Caribbean, the Real Deal - Sail Magazine

Caribbean, the Real Deal

If you think a Caribbean charter is all about the perfect reach, you might be missing the boat. There’s plenty of fun to be had on shore, so jump ship and find it. Sure, you’ll have a good time at the hangouts catering to sailors and pirates, but for a true taste of island life, take a hike. Stroll to a back street, walk the beach, or climb a hill to find that little store full of nothing or a
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If you think a Caribbean charter is all about the perfect reach, you might be missing the boat. There’s plenty of fun to be had on shore, so jump ship and find it. Sure, you’ll have a good time at the hangouts catering to sailors and pirates, but for a true taste of island life, take a hike. Stroll to a back street, walk the beach, or climb a hill to find that little store full of nothing or a bakery that serves rotis and johnnycakes. Head into a funky rum shop for an earful of political commentary and slapping dominos. Chat up the locals, and what you’ll learn won’t come from a guidebook.

Every island in the Caribbean has its own cultural flavor and a unique personality. So if you think you’ve “done” the BVI because you toured Tortola, you’re just getting started. Keep sampling. Little Jost Van Dyke lies decades from the mother island; Anegada stretches a century away to the north. That big gal, Virgin Gorda, is a crazy combo of islands past and future. In the Leewards, St. Barts is a billion euros from sleepy Anguilla, while the buffer between them, St. Marten, offers visitors a split personality with the Wild West Indies on the Dutch side and country charm on the French side. And so on down the chain.

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People often ask me to name my favorite island. “For what?” I answer. What is it you’re after? Beaches, nightlife, food, local culture? I love them all, each for a different reason, but always because of the people. West Indians, like their music, have a hot, hot spirit and a no-problem attitude.

Island pride is a big thing in the Caribbean; everyone thinks theirs is the best. But oddly enough, each island is a melting pot. Recently we found ourselves in that cauldron when we dragged our new-to-the-tropics sailing buddy away from the Trellis Bay tourist beach to Tortola’s real-deal town of Long Look. Wanting to give him a chance to taste the soul of the Caribbean, to meet the people who have inspired us to sail there again and again, we wandered into a little bar/snack shop/hangout where several customers and a lady behind the bar were having too much fun. The place was filled with sound from a televised cricket match and their infectious laughter—and not one of our new acquaintances was a Tortolan. Together we limed away the day, laughed hard, learned that cricket is a complicated game, and left with a story to tell.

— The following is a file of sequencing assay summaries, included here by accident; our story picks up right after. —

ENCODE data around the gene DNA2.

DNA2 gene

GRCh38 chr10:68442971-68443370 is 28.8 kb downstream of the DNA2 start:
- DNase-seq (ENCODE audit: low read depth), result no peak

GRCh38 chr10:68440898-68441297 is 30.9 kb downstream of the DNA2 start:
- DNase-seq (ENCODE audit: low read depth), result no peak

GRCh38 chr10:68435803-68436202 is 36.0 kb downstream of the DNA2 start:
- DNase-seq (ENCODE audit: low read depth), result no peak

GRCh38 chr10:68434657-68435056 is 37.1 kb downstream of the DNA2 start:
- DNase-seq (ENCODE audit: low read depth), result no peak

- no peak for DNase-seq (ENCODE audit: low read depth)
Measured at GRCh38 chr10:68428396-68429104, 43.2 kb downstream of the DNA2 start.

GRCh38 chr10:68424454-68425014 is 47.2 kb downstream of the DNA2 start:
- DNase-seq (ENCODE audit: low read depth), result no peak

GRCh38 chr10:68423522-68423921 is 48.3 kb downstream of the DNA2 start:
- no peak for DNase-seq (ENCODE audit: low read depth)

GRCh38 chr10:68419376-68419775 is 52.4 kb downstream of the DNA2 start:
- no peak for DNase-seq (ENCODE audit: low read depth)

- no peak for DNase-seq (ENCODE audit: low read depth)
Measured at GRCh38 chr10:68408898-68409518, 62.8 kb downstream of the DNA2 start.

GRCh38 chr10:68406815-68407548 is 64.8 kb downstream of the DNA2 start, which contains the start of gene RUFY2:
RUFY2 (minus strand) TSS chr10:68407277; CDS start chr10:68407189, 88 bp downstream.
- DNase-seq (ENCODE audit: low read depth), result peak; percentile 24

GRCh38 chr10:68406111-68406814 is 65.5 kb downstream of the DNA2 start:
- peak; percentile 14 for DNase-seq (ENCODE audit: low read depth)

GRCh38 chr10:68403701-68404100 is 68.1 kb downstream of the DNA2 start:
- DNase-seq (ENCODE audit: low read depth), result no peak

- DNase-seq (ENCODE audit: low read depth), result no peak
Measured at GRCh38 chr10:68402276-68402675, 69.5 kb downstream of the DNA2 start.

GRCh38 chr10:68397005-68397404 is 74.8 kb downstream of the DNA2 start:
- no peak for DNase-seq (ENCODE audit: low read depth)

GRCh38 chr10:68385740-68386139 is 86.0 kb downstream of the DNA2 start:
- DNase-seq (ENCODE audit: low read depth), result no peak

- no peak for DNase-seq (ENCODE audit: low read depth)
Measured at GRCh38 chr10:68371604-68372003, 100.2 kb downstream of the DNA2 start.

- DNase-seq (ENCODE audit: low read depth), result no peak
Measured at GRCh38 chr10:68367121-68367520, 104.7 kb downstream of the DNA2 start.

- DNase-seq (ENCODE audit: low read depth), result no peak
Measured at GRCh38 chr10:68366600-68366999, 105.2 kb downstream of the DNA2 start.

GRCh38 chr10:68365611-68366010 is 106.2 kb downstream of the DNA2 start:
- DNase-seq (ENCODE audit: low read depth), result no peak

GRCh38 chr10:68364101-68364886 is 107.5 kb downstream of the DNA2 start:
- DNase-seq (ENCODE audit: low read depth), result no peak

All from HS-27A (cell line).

I began sailing in the Caribbean 30 years ago, and even though we always return to the same places, each visit feels like the first. When our chain rattles out and the hook hits the bottom, I wonder who I’ll meet on shore, what adventure lies ahead. Each time I row back to the boat after a shore excursion, I’ve got a tale to tell—and you will, too. Yes, mon, head in…make a memory, make a friend, and make the most of your island time.

On our third day at Jost Van Dyke I rowed ashore with a grocery list, intent on replenishing our fresh stores. I walked the length of the town on the main road, a one-lane track in the sand. Passing five bars, the customs house, a tiny stone church, and a herd of goats, I followed signs to Rudy’s Rendezvous Grocery, nestled behind Rudy’s Mariner Bar. At two in the afternoon it was closed. The next day at eleven it was closed again, so I went searching down a back street, not far from the icehouse. As I approached I saw three local women on the porch, two of them engaged in a hair-braiding session, the third one shelling pigeon peas in her lap. “Good afternoon, ladies,” I greeted.

“Afta-noon, madam. How you?” one asked.

“I’m fine, thank you,” I replied. “How about you?’

“Blessed, my dear. Blessed today.”

The pigeon-pea sheller followed me in, taking her proprietor’s spot behind the wooden counter.

“I’m looking for fruits and vegetables,” I told her. She pointed beyond me toward a wall of deep wooden bins holding…one onion. Nothing more. “Do you have anything else?” I asked.

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